Teen, 17 years old Written byrebecca517 January 29, 2018

Imperfect, but Entertaining and a Conversation-Starter

I'd like to preface all of this by saying that this movie will of course be controversial. Any movie regarding potential cultural appropriation, racial ste... Continue reading
Teen, 13 years old Written byRachel T. June 8, 2018

Great movie about excepting other races and not discriminating.

I can’t quite figure out why other people rated it 18+. There are plenty of movies out there much much worse that are rated 12+. There was heavy drinking, one... Continue reading

What's the story?

African-American coed Jamilah (a fine Megalyn Echikunwoke) is in a pickle in STEP SISTERS. It seems like she has it all: smarts, popularity, talent as a formidable step dancer, and a heartthrob "wanna-be-black" boyfriend. She's looking forward to Harvard Law School. But unexpected events at Westcott University have left her scrambling for the law school sponsorship she needs. Her problems could be solved, she is told by the Dean of Student Affairs for whom she works, if she can meet a bizarre challenge. All Jamilah has to do is turn an almost all-white group of sorority sisters, who are in danger of losing their charter, into a precision step-dancing team. Reluctantly, Jamilah accepts, but the snooty "mean girl" president of Sigma Beta Beta isn't on board. Not yet. And the "SBBs" are certainly not natural step dancers! It's an oddball setup that leads to jealousies, breakups, and an unexpected romance. And everything becomes dependent upon the results of STEPtacular!, a prestigious step-dancing competition that's only weeks away!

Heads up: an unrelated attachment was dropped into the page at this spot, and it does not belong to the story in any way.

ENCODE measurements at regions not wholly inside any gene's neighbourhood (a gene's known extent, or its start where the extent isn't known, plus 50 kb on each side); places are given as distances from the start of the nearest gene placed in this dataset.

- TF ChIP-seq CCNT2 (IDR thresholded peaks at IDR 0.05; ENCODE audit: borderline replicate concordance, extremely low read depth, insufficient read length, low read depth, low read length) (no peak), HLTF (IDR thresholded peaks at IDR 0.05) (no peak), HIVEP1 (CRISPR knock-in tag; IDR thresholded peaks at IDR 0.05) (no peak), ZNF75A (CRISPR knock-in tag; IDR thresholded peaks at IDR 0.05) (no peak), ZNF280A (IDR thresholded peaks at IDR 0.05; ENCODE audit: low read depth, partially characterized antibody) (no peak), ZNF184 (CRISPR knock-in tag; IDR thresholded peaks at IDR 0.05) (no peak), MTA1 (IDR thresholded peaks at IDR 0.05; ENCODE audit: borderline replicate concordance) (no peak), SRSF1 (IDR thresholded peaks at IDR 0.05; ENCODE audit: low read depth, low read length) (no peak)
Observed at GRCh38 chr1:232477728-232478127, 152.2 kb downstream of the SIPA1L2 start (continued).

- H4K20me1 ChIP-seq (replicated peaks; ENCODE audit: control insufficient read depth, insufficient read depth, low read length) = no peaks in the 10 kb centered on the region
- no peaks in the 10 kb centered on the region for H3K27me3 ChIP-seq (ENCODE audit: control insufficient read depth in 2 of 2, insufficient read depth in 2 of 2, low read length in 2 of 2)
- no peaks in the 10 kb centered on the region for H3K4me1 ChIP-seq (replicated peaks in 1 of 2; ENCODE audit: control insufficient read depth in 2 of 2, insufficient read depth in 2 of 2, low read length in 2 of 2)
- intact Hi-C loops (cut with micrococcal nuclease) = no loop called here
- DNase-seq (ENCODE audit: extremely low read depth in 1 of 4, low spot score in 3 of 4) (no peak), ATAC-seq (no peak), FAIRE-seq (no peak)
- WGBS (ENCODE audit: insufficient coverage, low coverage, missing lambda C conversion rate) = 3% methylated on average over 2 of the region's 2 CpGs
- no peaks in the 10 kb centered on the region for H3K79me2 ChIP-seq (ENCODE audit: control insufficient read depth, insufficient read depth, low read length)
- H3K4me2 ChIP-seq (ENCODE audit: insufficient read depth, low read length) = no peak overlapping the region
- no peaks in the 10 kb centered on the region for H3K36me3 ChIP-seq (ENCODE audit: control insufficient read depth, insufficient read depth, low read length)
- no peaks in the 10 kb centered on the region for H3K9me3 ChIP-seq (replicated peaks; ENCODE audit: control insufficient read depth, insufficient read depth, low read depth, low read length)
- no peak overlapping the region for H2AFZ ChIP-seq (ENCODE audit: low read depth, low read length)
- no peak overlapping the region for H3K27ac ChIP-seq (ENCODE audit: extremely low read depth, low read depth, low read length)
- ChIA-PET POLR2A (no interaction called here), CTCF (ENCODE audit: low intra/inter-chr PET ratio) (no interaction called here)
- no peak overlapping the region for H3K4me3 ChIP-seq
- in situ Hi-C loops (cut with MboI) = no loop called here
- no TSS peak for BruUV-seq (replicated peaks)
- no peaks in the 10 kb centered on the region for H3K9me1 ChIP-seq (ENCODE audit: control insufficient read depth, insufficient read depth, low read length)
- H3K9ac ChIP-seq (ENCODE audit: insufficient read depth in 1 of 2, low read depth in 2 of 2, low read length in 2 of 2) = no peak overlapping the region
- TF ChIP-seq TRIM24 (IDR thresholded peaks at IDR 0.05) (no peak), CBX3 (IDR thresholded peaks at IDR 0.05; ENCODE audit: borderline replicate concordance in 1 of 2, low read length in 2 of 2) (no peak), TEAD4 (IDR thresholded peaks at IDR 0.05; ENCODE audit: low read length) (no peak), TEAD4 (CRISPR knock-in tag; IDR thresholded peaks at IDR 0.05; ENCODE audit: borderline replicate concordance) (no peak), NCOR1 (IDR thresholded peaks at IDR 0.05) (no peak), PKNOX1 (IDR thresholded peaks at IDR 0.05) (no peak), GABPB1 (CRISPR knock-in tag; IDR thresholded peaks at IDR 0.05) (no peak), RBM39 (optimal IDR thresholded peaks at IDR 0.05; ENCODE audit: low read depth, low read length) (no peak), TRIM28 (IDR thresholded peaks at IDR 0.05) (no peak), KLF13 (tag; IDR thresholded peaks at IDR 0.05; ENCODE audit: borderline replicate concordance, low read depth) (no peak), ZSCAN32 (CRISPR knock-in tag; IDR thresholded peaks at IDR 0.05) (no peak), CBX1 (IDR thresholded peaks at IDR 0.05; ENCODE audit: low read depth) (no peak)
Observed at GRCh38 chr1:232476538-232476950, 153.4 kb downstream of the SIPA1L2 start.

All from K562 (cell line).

Is it any good?

No points given here for originality or surprises; however, some dynamic dancing and a few earnest performances make it passable. Super-achiever vies with mean girl. Who will win the big contest? To make fun of stereotypes, Step Sisters' filmmakers create typical ones, then try to add some depth to the characters. It works, to a degree. Anchored by Megalyn Echikunwoke in the lead role, the cast appears to be having a wonderful time -- forgoing subtlety for brash fun. And hitting racial biases head on can't ever be considered a total miss.  

Talk to your kids about ...

  • Families can talk about the racial messages in Step Sisters. Were the filmmakers successful at portraying typical racial stereotypes and then turning them around? Why or why not? What were some of those stereotypes?

  • What makes a movie predictable? When did you know how this movie would end? When did you determine that Dane was not the right man for Jamilah? Are you satisfied when a movie is predicable if the journey taken by the characters is engaging enough? 

  • An interesting concept in this film was "Races can't own things." Tiger Woods, Eminem, and the tennis-playing Williams sisters were used as examples of this insight. Did this concept feel right to you? What are some other examples of the notion?

Movie details